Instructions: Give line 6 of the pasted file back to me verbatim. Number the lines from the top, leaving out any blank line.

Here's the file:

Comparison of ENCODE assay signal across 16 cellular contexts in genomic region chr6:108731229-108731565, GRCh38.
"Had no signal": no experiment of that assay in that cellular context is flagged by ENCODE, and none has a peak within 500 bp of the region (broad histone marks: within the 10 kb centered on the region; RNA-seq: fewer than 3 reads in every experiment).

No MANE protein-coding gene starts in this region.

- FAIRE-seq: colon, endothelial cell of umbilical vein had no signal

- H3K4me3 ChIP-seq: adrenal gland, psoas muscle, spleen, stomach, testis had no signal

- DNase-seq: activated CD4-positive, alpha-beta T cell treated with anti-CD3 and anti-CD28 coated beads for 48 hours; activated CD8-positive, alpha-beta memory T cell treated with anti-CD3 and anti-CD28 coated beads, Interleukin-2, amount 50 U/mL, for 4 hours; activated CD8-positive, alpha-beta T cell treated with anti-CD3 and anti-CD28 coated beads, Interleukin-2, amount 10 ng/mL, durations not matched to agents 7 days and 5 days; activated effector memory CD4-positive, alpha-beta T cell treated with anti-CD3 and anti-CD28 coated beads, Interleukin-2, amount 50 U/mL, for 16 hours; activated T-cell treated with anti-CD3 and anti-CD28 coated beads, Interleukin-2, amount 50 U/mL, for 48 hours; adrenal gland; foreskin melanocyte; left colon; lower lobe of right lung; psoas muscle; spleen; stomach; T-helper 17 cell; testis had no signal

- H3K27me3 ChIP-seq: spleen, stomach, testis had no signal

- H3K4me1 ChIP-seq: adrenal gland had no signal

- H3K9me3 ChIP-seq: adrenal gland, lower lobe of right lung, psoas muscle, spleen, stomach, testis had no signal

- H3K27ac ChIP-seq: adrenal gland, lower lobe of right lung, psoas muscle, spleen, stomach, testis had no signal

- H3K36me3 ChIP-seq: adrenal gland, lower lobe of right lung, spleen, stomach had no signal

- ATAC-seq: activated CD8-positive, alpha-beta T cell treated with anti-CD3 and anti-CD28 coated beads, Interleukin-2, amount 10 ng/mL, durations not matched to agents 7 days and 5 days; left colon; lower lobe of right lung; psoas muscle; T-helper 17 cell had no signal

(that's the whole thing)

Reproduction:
- DNase-seq: activated CD4-positive, alpha-beta T cell treated with anti-CD3 and anti-CD28 coated beads for 48 hours; activated CD8-positive, alpha-beta memory T cell treated with anti-CD3 and anti-CD28 coated beads, Interleukin-2, amount 50 U/mL, for 4 hours; activated CD8-positive, alpha-beta T cell treated with anti-CD3 and anti-CD28 coated beads, Interleukin-2, amount 10 ng/mL, durations not matched to agents 7 days and 5 days; activated effector memory CD4-positive, alpha-beta T cell treated with anti-CD3 and anti-CD28 coated beads, Interleukin-2, amount 50 U/mL, for 16 hours; activated T-cell treated with anti-CD3 and anti-CD28 coated beads, Interleukin-2, amount 50 U/mL, for 48 hours; adrenal gland; foreskin melanocyte; left colon; lower lobe of right lung; psoas muscle; spleen; stomach; T-helper 17 cell; testis had no signal